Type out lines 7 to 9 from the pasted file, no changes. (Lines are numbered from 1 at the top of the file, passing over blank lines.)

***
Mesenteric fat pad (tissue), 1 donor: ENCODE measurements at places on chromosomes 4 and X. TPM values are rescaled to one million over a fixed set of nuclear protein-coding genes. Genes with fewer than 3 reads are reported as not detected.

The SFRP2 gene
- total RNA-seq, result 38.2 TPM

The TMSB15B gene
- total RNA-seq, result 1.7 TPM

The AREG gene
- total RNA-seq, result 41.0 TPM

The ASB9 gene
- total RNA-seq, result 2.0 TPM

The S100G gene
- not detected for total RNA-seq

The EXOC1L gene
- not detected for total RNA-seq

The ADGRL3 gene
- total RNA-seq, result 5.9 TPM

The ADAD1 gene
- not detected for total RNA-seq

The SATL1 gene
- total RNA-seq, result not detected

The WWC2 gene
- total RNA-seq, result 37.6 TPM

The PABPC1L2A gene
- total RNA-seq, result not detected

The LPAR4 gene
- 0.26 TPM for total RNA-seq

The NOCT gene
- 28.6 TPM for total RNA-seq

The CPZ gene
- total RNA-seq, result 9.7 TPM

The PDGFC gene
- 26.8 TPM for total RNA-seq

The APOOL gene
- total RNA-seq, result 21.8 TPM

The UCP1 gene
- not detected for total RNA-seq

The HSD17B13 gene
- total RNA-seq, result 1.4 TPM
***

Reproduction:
- total RNA-seq, result 41.0 TPM

The ASB9 gene
- total RNA-seq, result 2.0 TPM